functionalism

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func·tion·al·ism

(fŭnk'shŭn-ăl-izm),
A branch of psychology concerned with the function of mental processes in humans and animals, especially the role of the mind, intellect, emotions, and behavior in an individual's adaptation to the environment. Compare: structuralism.
References in periodicals archive ?
For example, he has a listing in one place of "models of action," that is, the event-causal, functionalist, and teleological models (p.
Thus, functionalists belief that each institution and custom has a function and the reason for their existence is precisely the contributions they make for the survival of the society.
All these government failures trace back to what functionalists take to be an essential feature of genuinely professional work.
The critical approach in HR includes at least three arguments: (a) the Human Resources area is predominantly functionalist and/or positivist; (b) the Human Resources area represents the essence of the power and control exercised by organizations; and (c) the International Human Resources' approach explains, in practice, the neo-colonialist movements of the multinationals.
We can choose to continue to use a Westphalian paradigm that assumes that the state is the exclusive source of authority, that assumes and institutionalizes a weak form of international law, and that fails to provide tools to address our most pressing international problems, or we can choose a more scientific and open-minded functionalist paradigm.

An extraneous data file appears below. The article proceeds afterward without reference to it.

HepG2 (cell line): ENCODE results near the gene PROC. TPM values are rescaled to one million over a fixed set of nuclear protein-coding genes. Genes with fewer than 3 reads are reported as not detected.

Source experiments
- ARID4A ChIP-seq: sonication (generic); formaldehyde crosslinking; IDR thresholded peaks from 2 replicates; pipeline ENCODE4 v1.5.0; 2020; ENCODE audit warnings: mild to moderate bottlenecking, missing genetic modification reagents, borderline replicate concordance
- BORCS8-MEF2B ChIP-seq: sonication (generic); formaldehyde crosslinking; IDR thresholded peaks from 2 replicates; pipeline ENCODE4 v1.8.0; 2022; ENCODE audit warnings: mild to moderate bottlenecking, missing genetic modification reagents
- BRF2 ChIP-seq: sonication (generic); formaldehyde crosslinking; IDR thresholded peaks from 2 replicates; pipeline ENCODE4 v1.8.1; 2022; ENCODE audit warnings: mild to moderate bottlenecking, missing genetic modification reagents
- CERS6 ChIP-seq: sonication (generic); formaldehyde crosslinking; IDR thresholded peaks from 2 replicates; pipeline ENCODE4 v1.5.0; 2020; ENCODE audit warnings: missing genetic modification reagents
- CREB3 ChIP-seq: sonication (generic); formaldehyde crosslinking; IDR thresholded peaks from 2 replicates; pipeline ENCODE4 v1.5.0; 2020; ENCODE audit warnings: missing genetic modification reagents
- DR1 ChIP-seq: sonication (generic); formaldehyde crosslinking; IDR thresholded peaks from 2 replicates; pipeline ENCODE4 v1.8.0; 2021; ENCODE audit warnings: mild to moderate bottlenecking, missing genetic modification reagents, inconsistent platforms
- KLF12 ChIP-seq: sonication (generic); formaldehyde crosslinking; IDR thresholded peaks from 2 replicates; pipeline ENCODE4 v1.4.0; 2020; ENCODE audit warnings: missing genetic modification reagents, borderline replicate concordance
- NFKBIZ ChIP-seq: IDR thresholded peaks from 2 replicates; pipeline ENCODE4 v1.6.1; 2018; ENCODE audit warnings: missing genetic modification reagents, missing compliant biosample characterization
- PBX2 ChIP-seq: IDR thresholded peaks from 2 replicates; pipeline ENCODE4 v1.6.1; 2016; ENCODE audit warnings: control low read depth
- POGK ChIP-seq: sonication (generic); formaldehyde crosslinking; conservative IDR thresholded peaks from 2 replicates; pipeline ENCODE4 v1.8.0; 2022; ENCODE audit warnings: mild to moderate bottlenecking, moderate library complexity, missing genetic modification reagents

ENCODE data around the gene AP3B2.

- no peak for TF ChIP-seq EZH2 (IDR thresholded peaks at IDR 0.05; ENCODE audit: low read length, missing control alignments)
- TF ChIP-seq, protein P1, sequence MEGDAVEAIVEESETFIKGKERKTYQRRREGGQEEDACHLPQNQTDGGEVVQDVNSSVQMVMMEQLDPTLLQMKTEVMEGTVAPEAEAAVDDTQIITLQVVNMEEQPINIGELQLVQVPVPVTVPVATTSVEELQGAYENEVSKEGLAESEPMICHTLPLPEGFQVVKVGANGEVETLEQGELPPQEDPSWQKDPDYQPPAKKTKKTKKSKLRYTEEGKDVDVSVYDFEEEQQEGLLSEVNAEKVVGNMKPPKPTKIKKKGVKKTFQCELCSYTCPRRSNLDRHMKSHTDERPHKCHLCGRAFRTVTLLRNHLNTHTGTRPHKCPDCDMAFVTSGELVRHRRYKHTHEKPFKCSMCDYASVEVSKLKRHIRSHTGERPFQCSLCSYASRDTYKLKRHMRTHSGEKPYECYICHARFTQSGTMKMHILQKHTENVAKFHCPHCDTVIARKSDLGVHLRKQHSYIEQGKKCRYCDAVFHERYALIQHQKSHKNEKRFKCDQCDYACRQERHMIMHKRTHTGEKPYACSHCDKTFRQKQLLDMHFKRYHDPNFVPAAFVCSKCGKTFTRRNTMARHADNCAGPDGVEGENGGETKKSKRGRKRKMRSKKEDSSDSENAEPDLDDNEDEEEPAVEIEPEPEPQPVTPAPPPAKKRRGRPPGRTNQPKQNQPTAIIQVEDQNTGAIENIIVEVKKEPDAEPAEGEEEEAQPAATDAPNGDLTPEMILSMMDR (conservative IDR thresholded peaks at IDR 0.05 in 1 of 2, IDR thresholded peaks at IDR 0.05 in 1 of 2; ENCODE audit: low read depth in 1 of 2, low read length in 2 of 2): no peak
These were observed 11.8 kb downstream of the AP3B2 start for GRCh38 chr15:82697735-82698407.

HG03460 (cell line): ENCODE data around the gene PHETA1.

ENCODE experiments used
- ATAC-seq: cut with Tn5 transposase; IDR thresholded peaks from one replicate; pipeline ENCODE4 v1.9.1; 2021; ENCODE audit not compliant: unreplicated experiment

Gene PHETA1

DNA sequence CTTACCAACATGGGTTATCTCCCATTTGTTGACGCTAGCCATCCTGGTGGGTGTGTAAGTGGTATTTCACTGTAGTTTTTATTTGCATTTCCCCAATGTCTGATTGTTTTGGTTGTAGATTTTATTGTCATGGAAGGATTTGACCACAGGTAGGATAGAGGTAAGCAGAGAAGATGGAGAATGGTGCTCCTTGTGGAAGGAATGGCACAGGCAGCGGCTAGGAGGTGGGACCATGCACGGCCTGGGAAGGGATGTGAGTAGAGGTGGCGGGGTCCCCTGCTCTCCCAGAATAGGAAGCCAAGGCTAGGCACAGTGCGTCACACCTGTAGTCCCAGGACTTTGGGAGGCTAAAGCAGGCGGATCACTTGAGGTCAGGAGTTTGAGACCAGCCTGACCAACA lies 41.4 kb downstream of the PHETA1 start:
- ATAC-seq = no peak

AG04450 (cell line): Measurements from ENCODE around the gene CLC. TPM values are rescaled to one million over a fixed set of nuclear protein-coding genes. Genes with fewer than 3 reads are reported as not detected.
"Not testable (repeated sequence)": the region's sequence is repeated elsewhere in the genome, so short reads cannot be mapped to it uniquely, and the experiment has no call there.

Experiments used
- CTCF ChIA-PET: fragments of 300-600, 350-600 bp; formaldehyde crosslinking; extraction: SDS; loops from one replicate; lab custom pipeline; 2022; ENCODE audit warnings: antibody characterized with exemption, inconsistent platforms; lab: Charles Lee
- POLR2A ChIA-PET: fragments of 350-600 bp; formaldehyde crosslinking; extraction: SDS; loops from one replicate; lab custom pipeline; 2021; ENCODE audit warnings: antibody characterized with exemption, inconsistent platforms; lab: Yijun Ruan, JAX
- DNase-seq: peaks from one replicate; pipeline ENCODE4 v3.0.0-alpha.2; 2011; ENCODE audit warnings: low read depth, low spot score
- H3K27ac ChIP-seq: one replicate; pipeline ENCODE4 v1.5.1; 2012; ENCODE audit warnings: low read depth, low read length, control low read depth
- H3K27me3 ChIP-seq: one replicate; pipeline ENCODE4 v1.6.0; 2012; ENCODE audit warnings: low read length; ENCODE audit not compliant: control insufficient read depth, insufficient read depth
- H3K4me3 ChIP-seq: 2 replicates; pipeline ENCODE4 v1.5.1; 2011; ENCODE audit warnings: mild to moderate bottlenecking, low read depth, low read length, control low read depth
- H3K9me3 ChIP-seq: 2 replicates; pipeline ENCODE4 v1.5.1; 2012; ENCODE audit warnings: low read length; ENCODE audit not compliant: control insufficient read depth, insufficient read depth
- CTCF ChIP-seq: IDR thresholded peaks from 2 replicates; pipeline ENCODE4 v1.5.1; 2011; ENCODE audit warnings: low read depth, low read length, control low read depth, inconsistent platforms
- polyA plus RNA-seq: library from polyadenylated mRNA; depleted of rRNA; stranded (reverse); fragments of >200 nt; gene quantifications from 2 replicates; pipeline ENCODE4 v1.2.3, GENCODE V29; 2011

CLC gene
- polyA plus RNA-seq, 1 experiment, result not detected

According to what Lynch calls "the functionalist theory of truth," the property of being true--just like the property of being in pain, perhaps--is multiply realizable.
positivistic scientific thought favors a functionalist, rational, linear
There are three normative arguments for enhancing NGO participation in policymaking: the functionalist appeal for the use of expertise; the corporatist desire to involve the affected interests; and the pluralist belief in democratic policymaking.
Baum identifies four distinct approaches: positivist, functionalist, conflictualist, and symbolic interactionist.
First, it discusses how any foundational philosophy or worldview can be positioned on a continuum formed by four basic worldviews or paradigms: functionalist, interpretive, radical humanist, and radical structuralist.
More interested in highlighting the relative strengths and weaknesses of various "perspectives" than in writing a purely diachronic history of theories, Bell traces the genealogy of three broad methodological approaches: (1) those seeking the origins and/or essence of ritual; (2) functionalists and structuralists; and (3) culturalists, including symbolists, linguists, "performance" theorists, and most recently, the "practice" theorists who have most deeply influenced Bell's own approach.
More specifically, functionalists in search of generalizable, objective knowledge, require research to be systematic, comparative, replicative observation and measurement.

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